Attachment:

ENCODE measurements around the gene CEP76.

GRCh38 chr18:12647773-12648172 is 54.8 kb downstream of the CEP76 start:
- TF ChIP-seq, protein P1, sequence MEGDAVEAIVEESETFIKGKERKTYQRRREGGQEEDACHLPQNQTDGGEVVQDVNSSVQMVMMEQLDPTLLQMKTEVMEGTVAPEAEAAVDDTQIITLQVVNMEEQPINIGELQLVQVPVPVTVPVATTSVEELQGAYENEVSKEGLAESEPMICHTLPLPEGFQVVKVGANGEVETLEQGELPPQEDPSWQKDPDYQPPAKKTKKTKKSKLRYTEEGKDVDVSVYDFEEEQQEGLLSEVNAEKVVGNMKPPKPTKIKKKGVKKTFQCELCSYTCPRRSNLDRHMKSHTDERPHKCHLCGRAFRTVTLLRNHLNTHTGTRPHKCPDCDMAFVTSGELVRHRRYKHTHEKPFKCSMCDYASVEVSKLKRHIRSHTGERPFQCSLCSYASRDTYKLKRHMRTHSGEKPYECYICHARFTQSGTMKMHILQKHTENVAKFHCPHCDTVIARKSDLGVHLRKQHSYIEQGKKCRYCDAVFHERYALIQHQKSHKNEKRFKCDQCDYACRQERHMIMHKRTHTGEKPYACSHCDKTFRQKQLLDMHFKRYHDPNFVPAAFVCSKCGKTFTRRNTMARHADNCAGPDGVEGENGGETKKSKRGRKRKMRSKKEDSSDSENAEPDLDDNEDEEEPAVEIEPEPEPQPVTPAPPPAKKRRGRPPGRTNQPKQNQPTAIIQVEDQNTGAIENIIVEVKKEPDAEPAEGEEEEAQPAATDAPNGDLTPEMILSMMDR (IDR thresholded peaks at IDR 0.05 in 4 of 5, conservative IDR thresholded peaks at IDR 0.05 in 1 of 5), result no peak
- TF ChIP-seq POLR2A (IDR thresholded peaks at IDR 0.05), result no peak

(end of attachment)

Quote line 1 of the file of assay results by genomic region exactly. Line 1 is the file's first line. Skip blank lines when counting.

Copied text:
ENCODE measurements around the gene CEP76.